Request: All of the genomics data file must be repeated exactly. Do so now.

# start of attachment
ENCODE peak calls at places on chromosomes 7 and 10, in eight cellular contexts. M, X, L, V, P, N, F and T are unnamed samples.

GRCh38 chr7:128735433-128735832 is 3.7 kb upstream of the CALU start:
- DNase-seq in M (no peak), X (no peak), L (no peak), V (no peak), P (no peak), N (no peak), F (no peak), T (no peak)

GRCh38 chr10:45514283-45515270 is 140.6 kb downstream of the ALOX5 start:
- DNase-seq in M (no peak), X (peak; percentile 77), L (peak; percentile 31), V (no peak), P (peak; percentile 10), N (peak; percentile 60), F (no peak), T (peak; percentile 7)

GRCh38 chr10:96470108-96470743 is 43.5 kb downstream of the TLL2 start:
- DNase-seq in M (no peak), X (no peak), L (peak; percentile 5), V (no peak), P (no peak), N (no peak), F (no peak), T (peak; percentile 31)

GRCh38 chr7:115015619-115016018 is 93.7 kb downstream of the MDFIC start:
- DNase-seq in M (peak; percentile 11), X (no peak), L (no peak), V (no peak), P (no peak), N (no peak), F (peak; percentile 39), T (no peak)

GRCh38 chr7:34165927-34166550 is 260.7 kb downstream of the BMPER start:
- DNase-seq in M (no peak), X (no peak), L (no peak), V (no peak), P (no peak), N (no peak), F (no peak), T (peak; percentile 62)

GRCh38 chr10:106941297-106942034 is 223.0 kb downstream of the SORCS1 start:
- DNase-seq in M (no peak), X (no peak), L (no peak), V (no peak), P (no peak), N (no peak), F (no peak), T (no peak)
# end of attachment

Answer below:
ENCODE peak calls at places on chromosomes 7 and 10, in eight cellular contexts. M, X, L, V, P, N, F and T are unnamed samples.

GRCh38 chr7:128735433-128735832 is 3.7 kb upstream of the CALU start:
- DNase-seq in M (no peak), X (no peak), L (no peak), V (no peak), P (no peak), N (no peak), F (no peak), T (no peak)

GRCh38 chr10:45514283-45515270 is 140.6 kb downstream of the ALOX5 start:
- DNase-seq in M (no peak), X (peak; percentile 77), L (peak; percentile 31), V (no peak), P (peak; percentile 10), N (peak; percentile 60), F (no peak), T (peak; percentile 7)

GRCh38 chr10:96470108-96470743 is 43.5 kb downstream of the TLL2 start:
- DNase-seq in M (no peak), X (no peak), L (peak; percentile 5), V (no peak), P (no peak), N (no peak), F (no peak), T (peak; percentile 31)

GRCh38 chr7:115015619-115016018 is 93.7 kb downstream of the MDFIC start:
- DNase-seq in M (peak; percentile 11), X (no peak), L (no peak), V (no peak), P (no peak), N (no peak), F (peak; percentile 39), T (no peak)

GRCh38 chr7:34165927-34166550 is 260.7 kb downstream of the BMPER start:
- DNase-seq in M (no peak), X (no peak), L (no peak), V (no peak), P (no peak), N (no peak), F (no peak), T (peak; percentile 62)

GRCh38 chr10:106941297-106942034 is 223.0 kb downstream of the SORCS1 start:
- DNase-seq in M (no peak), X (no peak), L (no peak), V (no peak), P (no peak), N (no peak), F (no peak), T (no peak)